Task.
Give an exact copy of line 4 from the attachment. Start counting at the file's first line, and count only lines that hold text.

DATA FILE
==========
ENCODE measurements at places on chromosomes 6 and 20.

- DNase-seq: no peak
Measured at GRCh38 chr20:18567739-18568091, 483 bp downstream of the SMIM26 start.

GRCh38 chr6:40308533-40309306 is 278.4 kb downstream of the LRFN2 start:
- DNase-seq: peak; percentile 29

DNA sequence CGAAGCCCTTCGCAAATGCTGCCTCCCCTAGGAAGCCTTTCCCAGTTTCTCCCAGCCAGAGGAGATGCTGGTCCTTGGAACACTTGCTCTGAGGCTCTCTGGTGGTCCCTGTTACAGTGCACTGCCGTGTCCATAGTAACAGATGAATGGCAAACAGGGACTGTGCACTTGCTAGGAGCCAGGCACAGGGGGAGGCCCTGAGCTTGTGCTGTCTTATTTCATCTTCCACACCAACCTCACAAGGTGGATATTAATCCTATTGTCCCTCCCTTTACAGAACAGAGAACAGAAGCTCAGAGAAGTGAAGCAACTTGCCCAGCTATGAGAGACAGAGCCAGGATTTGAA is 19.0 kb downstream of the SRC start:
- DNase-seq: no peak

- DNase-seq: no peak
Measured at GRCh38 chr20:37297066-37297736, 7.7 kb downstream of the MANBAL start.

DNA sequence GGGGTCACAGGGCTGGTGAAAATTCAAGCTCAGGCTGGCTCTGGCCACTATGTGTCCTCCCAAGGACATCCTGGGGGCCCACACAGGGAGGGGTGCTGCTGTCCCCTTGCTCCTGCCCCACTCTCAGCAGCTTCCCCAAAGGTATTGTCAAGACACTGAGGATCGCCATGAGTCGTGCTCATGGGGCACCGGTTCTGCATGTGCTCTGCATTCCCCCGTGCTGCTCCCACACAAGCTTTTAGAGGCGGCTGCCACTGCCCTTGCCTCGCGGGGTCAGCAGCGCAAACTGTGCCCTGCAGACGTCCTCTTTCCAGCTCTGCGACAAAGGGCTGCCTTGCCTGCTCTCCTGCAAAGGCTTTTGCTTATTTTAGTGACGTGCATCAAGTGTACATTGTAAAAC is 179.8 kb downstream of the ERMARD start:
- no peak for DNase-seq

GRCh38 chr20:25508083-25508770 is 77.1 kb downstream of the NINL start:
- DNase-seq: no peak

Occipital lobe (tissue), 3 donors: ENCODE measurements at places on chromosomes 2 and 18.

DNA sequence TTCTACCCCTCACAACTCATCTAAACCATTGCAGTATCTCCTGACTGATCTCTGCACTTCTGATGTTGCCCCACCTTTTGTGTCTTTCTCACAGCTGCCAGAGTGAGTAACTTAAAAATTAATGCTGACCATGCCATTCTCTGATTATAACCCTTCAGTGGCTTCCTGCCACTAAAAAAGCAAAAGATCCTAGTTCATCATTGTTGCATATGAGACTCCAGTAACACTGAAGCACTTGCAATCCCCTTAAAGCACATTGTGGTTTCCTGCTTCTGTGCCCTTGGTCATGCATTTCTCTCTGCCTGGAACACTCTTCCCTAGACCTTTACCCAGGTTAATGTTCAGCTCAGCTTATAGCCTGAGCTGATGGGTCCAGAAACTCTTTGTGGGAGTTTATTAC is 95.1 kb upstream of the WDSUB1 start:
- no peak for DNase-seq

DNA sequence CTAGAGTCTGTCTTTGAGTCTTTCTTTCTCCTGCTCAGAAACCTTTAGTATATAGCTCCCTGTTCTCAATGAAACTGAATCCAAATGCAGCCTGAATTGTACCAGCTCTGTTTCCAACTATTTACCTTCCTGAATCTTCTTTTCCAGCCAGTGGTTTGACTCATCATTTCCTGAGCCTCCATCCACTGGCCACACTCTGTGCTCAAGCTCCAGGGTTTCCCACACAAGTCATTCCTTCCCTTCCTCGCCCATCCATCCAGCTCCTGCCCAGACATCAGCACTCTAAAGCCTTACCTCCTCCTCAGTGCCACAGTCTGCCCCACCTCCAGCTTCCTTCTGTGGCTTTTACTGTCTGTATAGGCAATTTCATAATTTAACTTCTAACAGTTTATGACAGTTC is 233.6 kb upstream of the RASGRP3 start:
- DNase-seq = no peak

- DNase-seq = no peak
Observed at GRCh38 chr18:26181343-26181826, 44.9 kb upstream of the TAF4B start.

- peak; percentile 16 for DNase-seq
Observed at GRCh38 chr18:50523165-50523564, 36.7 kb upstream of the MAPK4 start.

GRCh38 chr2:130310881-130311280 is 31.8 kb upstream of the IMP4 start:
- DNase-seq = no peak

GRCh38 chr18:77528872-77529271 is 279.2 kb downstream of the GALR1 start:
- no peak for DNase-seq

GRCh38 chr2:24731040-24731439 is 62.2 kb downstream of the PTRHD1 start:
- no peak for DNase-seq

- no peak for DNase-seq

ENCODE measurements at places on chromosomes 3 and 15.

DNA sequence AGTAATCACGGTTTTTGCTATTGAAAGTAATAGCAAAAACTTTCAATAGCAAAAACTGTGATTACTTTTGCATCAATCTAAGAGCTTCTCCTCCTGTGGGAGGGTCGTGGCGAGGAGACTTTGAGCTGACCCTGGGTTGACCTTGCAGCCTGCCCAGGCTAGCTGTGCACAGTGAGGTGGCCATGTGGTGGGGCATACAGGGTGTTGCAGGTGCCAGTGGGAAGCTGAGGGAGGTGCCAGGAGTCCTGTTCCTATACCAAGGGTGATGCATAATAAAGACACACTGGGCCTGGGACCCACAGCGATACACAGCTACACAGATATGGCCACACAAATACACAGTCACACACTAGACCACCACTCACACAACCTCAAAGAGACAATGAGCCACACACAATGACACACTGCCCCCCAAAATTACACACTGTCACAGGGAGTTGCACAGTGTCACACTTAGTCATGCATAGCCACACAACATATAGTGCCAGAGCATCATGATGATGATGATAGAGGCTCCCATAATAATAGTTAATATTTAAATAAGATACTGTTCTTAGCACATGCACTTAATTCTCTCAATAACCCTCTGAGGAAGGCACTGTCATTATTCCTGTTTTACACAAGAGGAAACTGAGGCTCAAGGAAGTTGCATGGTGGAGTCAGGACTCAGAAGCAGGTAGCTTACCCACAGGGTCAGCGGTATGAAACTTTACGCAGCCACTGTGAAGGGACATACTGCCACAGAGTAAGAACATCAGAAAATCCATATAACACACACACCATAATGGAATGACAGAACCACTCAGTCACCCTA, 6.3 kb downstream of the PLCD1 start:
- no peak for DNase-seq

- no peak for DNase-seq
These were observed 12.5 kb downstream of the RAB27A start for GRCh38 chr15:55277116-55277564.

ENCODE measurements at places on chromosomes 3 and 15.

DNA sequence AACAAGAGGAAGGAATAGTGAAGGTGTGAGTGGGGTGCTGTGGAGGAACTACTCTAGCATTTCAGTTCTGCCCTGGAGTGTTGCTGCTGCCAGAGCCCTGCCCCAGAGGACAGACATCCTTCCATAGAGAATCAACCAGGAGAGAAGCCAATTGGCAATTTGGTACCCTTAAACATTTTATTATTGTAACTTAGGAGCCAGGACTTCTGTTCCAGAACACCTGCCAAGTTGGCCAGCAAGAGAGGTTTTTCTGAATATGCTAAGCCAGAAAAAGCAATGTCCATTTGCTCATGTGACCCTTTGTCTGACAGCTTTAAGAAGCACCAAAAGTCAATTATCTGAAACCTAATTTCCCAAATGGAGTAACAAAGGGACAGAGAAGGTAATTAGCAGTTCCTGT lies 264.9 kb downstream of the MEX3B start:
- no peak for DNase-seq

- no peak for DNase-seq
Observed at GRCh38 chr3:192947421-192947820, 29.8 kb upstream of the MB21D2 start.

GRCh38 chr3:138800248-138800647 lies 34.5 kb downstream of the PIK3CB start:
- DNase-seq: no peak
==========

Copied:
GRCh38 chr6:40308533-40309306 is 278.4 kb downstream of the LRFN2 start: